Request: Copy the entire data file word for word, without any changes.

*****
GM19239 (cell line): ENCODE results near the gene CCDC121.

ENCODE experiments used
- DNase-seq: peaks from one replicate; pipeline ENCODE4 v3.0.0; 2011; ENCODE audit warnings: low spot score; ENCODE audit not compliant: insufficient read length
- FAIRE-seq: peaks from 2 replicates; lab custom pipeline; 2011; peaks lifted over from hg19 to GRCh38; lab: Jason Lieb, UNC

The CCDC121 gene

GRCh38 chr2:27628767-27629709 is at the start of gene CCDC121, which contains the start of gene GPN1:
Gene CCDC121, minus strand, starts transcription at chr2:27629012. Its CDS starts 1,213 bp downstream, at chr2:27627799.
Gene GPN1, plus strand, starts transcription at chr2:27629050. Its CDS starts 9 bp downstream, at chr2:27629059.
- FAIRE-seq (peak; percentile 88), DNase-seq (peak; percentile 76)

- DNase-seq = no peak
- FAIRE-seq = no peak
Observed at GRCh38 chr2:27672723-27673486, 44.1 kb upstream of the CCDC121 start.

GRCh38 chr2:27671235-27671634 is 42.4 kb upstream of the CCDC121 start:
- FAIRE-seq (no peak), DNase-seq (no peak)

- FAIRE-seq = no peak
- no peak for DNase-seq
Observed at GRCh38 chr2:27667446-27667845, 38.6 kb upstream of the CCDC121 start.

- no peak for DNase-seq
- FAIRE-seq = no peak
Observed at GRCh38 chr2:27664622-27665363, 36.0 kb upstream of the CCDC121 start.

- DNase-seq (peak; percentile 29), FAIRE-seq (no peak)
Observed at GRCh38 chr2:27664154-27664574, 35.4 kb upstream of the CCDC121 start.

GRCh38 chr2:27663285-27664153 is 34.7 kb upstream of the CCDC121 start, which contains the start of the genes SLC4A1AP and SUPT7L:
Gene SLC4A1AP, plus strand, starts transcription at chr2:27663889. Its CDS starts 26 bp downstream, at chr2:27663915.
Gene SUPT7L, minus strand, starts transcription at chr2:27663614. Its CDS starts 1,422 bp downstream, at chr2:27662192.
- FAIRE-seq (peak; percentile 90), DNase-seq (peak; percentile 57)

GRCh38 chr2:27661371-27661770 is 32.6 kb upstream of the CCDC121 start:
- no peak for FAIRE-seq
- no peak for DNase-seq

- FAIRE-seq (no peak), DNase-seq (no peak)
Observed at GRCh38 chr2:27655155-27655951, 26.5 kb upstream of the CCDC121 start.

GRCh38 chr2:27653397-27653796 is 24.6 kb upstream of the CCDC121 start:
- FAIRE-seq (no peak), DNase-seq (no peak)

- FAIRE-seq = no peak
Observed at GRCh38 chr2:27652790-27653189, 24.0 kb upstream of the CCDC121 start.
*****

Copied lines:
GM19239 (cell line): ENCODE results near the gene CCDC121.

ENCODE experiments used
- DNase-seq: peaks from one replicate; pipeline ENCODE4 v3.0.0; 2011; ENCODE audit warnings: low spot score; ENCODE audit not compliant: insufficient read length
- FAIRE-seq: peaks from 2 replicates; lab custom pipeline; 2011; peaks lifted over from hg19 to GRCh38; lab: Jason Lieb, UNC

The CCDC121 gene

GRCh38 chr2:27628767-27629709 is at the start of gene CCDC121, which contains the start of gene GPN1:
Gene CCDC121, minus strand, starts transcription at chr2:27629012. Its CDS starts 1,213 bp downstream, at chr2:27627799.
Gene GPN1, plus strand, starts transcription at chr2:27629050. Its CDS starts 9 bp downstream, at chr2:27629059.
- FAIRE-seq (peak; percentile 88), DNase-seq (peak; percentile 76)

- DNase-seq = no peak
- FAIRE-seq = no peak
Observed at GRCh38 chr2:27672723-27673486, 44.1 kb upstream of the CCDC121 start.

GRCh38 chr2:27671235-27671634 is 42.4 kb upstream of the CCDC121 start:
- FAIRE-seq (no peak), DNase-seq (no peak)

- FAIRE-seq = no peak
- no peak for DNase-seq
Observed at GRCh38 chr2:27667446-27667845, 38.6 kb upstream of the CCDC121 start.

- no peak for DNase-seq
- FAIRE-seq = no peak
Observed at GRCh38 chr2:27664622-27665363, 36.0 kb upstream of the CCDC121 start.

- DNase-seq (peak; percentile 29), FAIRE-seq (no peak)
Observed at GRCh38 chr2:27664154-27664574, 35.4 kb upstream of the CCDC121 start.

GRCh38 chr2:27663285-27664153 is 34.7 kb upstream of the CCDC121 start, which contains the start of the genes SLC4A1AP and SUPT7L:
Gene SLC4A1AP, plus strand, starts transcription at chr2:27663889. Its CDS starts 26 bp downstream, at chr2:27663915.
Gene SUPT7L, minus strand, starts transcription at chr2:27663614. Its CDS starts 1,422 bp downstream, at chr2:27662192.
- FAIRE-seq (peak; percentile 90), DNase-seq (peak; percentile 57)

GRCh38 chr2:27661371-27661770 is 32.6 kb upstream of the CCDC121 start:
- no peak for FAIRE-seq
- no peak for DNase-seq

- FAIRE-seq (no peak), DNase-seq (no peak)
Observed at GRCh38 chr2:27655155-27655951, 26.5 kb upstream of the CCDC121 start.

GRCh38 chr2:27653397-27653796 is 24.6 kb upstream of the CCDC121 start:
- FAIRE-seq (no peak), DNase-seq (no peak)

- FAIRE-seq = no peak
Observed at GRCh38 chr2:27652790-27653189, 24.0 kb upstream of the CCDC121 start.